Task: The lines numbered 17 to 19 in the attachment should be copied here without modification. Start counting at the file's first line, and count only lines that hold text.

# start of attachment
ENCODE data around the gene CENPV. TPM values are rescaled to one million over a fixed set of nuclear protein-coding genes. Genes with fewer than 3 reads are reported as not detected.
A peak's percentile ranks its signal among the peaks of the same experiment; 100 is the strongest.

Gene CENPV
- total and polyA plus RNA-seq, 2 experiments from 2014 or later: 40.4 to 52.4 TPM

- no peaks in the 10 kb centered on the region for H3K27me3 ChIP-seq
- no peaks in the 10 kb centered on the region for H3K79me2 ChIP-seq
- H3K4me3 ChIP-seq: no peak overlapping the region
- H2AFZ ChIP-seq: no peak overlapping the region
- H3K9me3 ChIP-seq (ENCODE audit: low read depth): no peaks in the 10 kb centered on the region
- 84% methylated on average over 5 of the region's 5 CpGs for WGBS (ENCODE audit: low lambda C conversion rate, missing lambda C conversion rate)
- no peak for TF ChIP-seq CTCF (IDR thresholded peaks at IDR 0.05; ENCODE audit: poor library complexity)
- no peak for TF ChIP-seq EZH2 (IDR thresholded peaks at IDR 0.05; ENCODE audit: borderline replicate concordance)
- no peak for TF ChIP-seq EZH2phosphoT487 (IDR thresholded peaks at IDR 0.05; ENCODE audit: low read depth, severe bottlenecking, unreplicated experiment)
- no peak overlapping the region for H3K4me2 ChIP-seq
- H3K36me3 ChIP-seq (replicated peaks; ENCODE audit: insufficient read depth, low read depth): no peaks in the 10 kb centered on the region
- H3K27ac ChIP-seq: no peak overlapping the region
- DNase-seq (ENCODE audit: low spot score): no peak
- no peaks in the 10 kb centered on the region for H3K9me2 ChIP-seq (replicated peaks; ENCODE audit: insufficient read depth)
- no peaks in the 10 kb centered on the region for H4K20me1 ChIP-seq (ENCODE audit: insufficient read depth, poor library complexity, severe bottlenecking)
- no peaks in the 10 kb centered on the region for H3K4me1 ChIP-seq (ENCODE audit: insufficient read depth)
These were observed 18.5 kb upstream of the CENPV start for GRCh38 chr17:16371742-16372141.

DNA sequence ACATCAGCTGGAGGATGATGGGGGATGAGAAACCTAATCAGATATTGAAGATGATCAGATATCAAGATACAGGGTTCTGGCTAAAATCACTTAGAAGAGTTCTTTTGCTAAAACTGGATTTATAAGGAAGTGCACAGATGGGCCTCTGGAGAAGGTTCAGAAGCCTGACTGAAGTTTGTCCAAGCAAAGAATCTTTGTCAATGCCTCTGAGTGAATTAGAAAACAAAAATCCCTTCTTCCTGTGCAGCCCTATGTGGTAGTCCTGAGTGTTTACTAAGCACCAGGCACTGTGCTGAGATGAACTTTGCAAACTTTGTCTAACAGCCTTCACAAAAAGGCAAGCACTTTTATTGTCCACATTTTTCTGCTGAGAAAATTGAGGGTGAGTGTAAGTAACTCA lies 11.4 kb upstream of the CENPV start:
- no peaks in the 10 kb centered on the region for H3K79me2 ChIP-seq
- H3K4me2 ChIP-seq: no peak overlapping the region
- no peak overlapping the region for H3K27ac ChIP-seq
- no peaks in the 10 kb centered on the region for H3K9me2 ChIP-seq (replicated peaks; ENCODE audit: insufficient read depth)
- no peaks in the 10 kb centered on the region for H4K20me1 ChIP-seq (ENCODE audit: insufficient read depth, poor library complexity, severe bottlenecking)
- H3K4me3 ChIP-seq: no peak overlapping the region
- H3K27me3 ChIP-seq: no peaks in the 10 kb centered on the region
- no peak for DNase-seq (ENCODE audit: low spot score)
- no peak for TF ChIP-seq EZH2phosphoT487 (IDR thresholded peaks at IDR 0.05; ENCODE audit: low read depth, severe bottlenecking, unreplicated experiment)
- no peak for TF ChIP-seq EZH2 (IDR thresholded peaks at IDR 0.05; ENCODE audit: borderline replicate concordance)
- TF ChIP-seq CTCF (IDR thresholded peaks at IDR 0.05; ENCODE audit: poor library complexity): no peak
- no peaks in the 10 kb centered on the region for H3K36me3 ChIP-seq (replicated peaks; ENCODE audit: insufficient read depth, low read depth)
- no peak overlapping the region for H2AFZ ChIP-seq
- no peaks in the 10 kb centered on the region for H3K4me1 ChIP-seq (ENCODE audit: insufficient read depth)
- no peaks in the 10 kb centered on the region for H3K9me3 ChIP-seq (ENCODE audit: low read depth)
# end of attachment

- DNase-seq (ENCODE audit: low spot score): no peak
- no peaks in the 10 kb centered on the region for H3K9me2 ChIP-seq (replicated peaks; ENCODE audit: insufficient read depth)
- no peaks in the 10 kb centered on the region for H4K20me1 ChIP-seq (ENCODE audit: insufficient read depth, poor library complexity, severe bottlenecking)